Automotive alternators rely on simple voltage regulators, either internal or external, whose primary function is to keep the starting battery charged. However, because efficiency and battery life are more important in maritime applications, the regulators are more complicated, precise, and adaptable. Although internally controlled alternators are available, most marine alternators rely on external regulators to provide such functionality. Many of them may be tailored to the kind and size of the home battery bank, monitoring equipment, and operational circumstances.
The design goals of marine alternators and automotive alternators have diverged in the last decade. Even if the load requirements are similar, they are not substitutes for each other. Especially marine alternators must have higher performance than modern automotive alternators due to the harsh offshore environment.
How to install a marine alternator?
Because most maritime vehicle designs have stringent space limits, it is critical to first determine the suitable alternator case size:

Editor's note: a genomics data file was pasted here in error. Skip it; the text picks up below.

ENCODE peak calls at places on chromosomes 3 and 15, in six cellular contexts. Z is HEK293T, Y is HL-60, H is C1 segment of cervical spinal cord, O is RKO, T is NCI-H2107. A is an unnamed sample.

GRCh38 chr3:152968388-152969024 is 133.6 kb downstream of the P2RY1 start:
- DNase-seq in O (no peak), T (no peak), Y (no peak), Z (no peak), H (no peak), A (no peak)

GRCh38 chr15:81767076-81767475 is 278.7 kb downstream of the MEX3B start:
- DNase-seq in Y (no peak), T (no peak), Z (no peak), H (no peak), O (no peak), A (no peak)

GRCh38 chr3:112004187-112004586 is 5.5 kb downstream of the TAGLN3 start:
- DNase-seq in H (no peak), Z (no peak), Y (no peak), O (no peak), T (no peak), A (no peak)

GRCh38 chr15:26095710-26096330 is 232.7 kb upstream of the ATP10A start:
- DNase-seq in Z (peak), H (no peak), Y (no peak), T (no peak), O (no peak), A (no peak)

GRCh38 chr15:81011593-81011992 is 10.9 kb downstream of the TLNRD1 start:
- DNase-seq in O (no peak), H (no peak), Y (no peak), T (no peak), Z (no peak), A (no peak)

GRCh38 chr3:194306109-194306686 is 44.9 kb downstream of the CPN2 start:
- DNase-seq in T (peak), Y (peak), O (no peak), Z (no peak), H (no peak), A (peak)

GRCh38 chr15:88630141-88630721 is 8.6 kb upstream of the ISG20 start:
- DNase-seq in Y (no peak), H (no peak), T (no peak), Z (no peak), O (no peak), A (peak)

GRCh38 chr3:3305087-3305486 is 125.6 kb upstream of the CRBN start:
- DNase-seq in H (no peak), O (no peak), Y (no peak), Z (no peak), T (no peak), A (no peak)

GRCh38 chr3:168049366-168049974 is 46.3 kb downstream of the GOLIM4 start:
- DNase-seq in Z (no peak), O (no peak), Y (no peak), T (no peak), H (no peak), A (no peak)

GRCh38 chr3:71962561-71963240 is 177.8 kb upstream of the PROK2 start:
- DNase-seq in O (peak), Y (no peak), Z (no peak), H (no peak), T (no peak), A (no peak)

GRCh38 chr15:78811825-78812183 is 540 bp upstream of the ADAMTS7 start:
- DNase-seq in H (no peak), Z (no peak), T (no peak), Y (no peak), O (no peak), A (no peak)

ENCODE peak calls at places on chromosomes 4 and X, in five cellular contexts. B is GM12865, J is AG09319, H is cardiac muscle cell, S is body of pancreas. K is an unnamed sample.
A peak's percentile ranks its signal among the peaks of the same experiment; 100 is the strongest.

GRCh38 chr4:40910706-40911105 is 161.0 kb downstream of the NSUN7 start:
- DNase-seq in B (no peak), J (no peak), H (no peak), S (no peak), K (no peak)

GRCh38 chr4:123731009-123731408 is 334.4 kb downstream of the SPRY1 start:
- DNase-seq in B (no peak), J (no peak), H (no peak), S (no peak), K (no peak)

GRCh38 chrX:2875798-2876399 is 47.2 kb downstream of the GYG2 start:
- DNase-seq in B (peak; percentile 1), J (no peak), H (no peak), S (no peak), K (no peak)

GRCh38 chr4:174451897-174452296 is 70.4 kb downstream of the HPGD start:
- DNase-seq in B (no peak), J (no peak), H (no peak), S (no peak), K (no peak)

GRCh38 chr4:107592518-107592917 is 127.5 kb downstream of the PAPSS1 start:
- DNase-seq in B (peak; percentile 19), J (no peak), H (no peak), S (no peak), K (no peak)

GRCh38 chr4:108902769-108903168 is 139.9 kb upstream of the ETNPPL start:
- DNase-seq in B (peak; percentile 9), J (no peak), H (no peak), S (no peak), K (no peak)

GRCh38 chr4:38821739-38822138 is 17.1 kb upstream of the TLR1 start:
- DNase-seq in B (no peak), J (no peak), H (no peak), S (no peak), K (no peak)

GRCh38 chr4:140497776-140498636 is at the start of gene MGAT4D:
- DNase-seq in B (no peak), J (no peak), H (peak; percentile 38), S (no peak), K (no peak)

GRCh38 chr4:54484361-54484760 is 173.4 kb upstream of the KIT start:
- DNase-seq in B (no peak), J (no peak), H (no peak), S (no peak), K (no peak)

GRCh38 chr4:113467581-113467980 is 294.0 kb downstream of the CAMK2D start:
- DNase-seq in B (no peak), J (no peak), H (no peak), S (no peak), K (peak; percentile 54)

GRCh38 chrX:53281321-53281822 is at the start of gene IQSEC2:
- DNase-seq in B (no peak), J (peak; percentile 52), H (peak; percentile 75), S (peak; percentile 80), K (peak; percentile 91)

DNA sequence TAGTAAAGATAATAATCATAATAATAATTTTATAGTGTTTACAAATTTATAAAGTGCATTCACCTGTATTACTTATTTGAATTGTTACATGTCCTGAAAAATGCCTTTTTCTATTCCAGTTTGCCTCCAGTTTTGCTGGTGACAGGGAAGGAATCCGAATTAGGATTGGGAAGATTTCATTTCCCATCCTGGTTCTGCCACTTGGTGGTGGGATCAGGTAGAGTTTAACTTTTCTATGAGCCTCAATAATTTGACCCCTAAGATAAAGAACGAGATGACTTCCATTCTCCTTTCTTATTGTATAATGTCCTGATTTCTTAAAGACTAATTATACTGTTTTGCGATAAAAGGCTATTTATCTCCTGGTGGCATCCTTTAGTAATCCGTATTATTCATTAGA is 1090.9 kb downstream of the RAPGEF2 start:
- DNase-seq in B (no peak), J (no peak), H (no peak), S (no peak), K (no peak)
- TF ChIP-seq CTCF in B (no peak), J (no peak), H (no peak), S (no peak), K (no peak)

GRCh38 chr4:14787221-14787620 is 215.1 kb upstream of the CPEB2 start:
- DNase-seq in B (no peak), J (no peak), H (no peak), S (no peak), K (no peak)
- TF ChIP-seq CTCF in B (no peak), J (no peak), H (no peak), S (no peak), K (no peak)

- Small case alternators are usually 6 inches in diameter and 6 inches in length. They frequently use a single pulley. At 12 volts, they typically produce less than 110 amps.
- Large case alternators are around 7 inches in diameter and 7 inches in length, and they provide more than 110 amps. These may necessitate the use of a double pulley or multiple groove serpentine belt system.
- To provide appropriate power, the larger engines need an extra-large case alternator or numerous alternators.
The foot type is another important consideration when purchasing a new marine alternator. Alternator cases are available in single foot or dual foot configurations, with different spacing between feet. Larger diesel engines have wider foot spacing. Some fittings require spacers to be installed properly. The most significant factors are that all pulleys and belts match.